Friday, August 31, 2007

New York Jets By The Numbers: #1

This is the first entry which I suppose we could call "JBTN" were I not so self-conscious about appearing to rip off MBTN - Mets By The Number, the website that I am ripping off with this idea. But, anyway. It's a history of the Jets by the numbers, an arguably greater challenge than it is in baseball because football squads are larger and change so much. We begin with the loneliest number that you'll ever do.

First, a familiar face. Before he worked as a broadcaster for "American Gladiators," before he was a "correspondent" for NFL on NBC, Mike Adamle was a running back for the Jets from 1973-74. Adamle's career there is distinct only for being a prettier player than Joe Namath himself. I mean, look at that thick head of hair. And he wore #1 - a running back. I know. Obviously a pretty boy.

The current #1 is Mike Nugent, the coveted kicking draft choice from Ohio State whose field goal beat the Eagles in exhibition. He may be the first kicker the Jets have had in a long, long time who fills us with confidence. Now if Chad could just throw over the middle more often. But whatever.

My records may be a little limited here, and as always, I'm working with the nearly 1,000 names on the on the all-time roster of the official New York Jets web site. There's also Matt Turk, who punted for the Jets during the strange, beautiful and rending 2002 season. The only other intriguing #1 was Dave Jacobs, a Syracuse University grad who actually had a single moment in the sun in late 1979 - or more truthfully, his moment in the dark cold night of the home closer against New England. Back then, the drama of every Jets touchdown was only multiplied by the drama of the point after. For great kickers like Nick Lowery (a sometime Jet in the 90's), Morten Anderson, and David Akers, PAT's are an opportunity for the TV viewer to run to the can for a quick leak without worrying whether or not he's hexing his kicker by doing so. Not so for us.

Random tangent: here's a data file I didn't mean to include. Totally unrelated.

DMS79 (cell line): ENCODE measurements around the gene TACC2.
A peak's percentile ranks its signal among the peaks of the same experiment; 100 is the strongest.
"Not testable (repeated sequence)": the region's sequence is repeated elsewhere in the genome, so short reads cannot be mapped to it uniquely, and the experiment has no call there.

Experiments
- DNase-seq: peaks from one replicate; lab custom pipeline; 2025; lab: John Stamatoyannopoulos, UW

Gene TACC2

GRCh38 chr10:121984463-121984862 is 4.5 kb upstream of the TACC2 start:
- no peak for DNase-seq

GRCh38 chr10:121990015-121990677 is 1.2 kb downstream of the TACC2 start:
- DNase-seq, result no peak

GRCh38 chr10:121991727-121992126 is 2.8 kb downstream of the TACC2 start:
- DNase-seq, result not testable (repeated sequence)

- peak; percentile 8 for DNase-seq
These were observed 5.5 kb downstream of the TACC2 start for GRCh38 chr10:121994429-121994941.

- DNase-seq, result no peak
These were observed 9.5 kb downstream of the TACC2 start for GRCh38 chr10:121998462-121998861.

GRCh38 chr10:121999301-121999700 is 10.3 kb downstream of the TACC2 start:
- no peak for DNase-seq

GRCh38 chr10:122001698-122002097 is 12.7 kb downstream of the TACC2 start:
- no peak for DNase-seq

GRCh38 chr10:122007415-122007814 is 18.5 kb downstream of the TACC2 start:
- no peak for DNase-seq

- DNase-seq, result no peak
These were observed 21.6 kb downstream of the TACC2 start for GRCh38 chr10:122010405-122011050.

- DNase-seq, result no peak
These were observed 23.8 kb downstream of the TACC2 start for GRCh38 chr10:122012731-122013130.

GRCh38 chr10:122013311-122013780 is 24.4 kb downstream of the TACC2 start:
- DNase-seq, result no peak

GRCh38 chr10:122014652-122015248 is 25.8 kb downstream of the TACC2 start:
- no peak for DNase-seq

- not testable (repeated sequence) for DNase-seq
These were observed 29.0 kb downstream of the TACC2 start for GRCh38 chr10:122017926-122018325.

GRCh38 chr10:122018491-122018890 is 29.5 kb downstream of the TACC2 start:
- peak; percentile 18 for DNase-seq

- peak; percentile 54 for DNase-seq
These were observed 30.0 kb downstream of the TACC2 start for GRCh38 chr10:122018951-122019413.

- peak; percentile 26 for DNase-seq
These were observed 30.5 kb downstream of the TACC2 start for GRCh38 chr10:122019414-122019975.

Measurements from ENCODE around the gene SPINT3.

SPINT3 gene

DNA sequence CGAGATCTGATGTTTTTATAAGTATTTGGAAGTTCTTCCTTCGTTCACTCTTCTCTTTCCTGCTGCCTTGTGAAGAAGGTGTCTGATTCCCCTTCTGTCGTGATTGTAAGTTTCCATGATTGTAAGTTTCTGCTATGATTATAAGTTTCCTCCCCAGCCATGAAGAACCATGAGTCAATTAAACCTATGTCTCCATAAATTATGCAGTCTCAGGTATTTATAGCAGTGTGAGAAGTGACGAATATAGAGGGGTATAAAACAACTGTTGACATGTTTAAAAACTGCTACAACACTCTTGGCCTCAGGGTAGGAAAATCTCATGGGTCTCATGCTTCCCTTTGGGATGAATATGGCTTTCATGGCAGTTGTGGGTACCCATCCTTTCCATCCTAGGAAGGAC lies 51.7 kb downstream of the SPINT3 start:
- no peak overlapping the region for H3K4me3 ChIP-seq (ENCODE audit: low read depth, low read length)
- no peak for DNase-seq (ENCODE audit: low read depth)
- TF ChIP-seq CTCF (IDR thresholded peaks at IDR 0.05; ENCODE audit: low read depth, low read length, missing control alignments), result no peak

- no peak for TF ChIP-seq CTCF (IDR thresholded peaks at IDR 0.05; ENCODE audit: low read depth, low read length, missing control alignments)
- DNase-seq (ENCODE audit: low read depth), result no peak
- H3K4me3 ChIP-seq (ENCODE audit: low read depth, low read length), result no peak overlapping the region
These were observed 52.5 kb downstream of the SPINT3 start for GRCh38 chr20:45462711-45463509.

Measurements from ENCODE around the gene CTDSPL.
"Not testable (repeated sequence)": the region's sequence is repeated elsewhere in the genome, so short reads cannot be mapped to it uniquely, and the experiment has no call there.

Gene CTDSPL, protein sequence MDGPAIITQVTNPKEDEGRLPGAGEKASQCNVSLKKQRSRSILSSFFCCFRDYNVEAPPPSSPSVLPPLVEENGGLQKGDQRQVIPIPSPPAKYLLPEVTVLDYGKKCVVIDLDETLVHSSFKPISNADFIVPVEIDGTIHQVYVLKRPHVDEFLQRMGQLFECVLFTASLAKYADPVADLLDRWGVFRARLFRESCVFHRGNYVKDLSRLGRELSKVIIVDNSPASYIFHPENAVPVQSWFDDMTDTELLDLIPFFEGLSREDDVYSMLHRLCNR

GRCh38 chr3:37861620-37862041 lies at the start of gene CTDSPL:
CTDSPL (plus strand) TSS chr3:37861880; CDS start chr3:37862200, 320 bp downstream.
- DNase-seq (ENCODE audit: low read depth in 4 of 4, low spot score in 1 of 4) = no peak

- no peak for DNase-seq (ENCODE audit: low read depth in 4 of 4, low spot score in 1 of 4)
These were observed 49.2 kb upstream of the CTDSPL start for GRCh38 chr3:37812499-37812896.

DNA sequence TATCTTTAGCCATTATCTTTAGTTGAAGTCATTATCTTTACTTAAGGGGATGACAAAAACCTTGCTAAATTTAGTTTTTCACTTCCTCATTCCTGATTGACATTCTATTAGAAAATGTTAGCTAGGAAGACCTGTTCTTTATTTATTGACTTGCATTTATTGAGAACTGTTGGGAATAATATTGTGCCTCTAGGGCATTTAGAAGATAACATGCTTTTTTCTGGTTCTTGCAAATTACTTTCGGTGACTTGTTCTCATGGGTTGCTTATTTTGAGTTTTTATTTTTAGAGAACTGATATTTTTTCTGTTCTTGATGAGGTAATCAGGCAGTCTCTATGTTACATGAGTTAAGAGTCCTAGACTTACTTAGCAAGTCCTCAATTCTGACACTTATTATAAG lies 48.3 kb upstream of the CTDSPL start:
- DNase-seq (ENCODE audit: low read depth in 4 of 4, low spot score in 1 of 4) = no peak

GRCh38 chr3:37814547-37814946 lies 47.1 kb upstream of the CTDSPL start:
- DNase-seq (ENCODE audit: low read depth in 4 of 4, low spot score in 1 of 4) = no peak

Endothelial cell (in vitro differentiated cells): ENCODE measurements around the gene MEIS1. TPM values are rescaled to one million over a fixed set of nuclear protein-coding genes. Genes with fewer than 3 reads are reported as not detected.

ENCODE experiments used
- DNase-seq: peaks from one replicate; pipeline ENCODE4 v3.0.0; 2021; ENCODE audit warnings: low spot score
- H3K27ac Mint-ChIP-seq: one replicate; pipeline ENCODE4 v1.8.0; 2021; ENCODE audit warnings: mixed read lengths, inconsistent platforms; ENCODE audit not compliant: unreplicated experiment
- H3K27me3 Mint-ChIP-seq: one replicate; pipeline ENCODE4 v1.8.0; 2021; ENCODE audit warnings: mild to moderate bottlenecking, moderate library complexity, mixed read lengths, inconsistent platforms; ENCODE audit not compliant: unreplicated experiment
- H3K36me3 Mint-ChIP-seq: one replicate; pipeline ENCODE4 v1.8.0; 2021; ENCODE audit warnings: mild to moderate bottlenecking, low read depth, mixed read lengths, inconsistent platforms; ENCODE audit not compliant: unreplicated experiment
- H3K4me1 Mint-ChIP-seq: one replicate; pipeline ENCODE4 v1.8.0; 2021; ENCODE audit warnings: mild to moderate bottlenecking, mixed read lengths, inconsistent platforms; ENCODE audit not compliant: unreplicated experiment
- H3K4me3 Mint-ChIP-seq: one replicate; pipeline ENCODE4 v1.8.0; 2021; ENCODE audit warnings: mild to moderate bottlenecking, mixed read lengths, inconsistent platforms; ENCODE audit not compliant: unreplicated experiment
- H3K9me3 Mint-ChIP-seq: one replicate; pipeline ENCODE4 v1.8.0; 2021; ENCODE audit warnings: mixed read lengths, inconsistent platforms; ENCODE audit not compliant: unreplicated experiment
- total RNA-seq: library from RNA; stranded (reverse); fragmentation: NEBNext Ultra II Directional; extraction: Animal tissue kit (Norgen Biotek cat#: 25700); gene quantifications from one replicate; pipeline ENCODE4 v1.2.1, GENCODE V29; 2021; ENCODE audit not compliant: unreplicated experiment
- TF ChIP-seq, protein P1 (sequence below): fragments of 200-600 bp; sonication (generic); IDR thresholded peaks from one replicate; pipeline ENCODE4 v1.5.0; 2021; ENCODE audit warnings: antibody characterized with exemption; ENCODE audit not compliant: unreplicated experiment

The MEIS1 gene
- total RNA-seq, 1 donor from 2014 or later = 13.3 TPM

During the late 70's and early 80's, I believed I could accidentally hex Pat Leahy by breathing, so I didn't breathe during the five seconds (I hoped) leading up to his point afters. For some strange reason during the 1979 season, Leahy was catching passes in practice, and Burgess Owens accidentally injured him in a tackle (I always wondered if that's what got Owens on the Jets' shit list; he jumped to the mighty Raiders the following year). I suppose Burgess was instinctively doing his job; that being said, my God, what the fuck? No kicker could be blamed for the 14-12 loss at home (and the two missed PAT's) to the Bills that season because the center and snapper Joe Fields was injured in the game. Overall, the Jets used four kickers in 1979. Courtesy of the Times' photographer Vic DeLucia, we have evidence of one of those four kickers during the 1979 season, #1 Dave Jacobs, in a heroic moment. He helped beat New England 27-26 with two kicks, one of them the game winner. Best of all, he knocked the Patriots right out of the playoffs, which if you do anywhere anytime actually gets you an automatic free pass to Gang Green Heaven. Who needs martyrdom when you can just end the Pats' season? J.E.T.S., baby.

Jacobs was not in the lineup the following year, but for one brief shining moment, the Loneliest Number must have made everybody think that he would be there again. That's a Jets story for you. Gone but not forgotten.

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